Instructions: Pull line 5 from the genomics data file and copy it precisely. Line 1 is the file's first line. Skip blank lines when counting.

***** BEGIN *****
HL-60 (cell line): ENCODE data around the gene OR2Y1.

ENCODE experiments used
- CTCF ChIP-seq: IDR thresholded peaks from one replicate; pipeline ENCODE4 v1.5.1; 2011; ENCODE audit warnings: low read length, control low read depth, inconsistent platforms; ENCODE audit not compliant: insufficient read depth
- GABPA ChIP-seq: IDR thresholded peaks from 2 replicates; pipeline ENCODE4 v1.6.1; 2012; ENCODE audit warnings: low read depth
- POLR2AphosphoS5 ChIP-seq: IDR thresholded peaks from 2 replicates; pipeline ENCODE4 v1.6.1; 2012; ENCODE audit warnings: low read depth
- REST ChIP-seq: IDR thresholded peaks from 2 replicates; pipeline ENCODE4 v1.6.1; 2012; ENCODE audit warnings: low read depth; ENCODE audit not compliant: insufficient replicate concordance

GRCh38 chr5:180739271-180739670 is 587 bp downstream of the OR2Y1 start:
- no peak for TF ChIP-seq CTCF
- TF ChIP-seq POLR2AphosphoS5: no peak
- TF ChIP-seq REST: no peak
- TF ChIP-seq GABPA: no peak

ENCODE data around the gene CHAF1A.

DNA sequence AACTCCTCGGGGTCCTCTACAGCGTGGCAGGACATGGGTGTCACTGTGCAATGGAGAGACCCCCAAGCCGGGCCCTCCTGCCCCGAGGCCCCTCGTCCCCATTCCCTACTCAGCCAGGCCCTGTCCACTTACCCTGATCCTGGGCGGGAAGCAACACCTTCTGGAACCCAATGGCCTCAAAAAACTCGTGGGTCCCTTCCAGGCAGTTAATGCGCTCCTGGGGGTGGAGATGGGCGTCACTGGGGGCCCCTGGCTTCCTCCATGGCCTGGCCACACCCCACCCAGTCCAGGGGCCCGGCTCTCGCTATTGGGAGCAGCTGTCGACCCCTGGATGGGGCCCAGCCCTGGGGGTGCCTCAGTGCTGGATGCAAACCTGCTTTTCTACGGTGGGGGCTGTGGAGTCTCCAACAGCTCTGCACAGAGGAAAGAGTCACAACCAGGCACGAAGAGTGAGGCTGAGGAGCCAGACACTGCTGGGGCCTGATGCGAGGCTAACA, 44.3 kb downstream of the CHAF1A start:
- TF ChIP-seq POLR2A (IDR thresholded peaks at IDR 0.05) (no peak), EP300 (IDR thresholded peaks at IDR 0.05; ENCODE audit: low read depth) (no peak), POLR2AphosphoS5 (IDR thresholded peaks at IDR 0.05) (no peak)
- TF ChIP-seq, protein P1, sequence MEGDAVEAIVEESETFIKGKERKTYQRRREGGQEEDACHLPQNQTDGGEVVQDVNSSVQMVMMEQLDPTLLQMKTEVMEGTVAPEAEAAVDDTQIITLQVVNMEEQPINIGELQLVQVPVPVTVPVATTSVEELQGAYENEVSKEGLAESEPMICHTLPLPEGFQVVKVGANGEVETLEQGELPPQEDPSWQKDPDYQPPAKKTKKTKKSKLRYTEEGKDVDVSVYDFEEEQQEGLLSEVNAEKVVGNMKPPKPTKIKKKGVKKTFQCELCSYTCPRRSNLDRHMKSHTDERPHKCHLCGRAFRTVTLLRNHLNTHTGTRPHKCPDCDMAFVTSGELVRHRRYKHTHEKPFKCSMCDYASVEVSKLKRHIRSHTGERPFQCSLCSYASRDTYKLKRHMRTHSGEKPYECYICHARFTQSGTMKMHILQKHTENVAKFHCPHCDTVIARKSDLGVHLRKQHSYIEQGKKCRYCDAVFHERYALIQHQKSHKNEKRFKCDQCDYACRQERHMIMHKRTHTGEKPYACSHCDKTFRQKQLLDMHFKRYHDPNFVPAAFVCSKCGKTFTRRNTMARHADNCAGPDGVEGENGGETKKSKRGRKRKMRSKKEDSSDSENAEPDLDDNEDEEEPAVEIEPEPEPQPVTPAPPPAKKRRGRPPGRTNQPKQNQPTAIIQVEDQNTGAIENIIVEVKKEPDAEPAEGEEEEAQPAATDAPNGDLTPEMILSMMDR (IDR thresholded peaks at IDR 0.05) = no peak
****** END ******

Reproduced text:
- POLR2AphosphoS5 ChIP-seq: IDR thresholded peaks from 2 replicates; pipeline ENCODE4 v1.6.1; 2012; ENCODE audit warnings: low read depth